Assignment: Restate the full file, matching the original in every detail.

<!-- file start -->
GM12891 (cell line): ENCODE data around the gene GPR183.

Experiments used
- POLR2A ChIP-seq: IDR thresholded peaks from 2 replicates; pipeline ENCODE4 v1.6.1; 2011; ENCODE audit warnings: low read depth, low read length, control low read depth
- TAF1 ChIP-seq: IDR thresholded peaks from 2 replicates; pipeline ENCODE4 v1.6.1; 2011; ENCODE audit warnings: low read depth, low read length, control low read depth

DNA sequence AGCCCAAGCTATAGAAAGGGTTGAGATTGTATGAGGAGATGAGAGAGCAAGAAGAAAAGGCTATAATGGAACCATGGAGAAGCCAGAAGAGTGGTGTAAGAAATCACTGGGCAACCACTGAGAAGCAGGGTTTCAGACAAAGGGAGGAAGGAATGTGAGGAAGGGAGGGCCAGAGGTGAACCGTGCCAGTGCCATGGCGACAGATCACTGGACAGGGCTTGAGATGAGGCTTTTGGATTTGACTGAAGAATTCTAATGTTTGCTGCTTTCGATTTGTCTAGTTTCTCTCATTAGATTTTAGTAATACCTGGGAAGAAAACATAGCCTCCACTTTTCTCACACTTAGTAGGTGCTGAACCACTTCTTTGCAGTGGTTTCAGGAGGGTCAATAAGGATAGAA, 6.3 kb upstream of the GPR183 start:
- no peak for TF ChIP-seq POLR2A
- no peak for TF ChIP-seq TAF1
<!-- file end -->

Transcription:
GM12891 (cell line): ENCODE data around the gene GPR183.

Experiments used
- POLR2A ChIP-seq: IDR thresholded peaks from 2 replicates; pipeline ENCODE4 v1.6.1; 2011; ENCODE audit warnings: low read depth, low read length, control low read depth
- TAF1 ChIP-seq: IDR thresholded peaks from 2 replicates; pipeline ENCODE4 v1.6.1; 2011; ENCODE audit warnings: low read depth, low read length, control low read depth

DNA sequence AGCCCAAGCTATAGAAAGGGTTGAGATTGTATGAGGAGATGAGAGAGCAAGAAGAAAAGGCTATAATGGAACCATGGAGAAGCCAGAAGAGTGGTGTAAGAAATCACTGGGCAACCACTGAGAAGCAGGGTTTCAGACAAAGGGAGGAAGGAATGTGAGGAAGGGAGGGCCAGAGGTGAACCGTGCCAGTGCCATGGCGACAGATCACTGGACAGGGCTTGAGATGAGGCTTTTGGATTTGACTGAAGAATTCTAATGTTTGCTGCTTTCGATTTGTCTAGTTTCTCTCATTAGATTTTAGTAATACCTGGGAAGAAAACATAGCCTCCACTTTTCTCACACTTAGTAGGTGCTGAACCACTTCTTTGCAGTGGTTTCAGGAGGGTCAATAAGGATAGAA, 6.3 kb upstream of the GPR183 start:
- no peak for TF ChIP-seq POLR2A
- no peak for TF ChIP-seq TAF1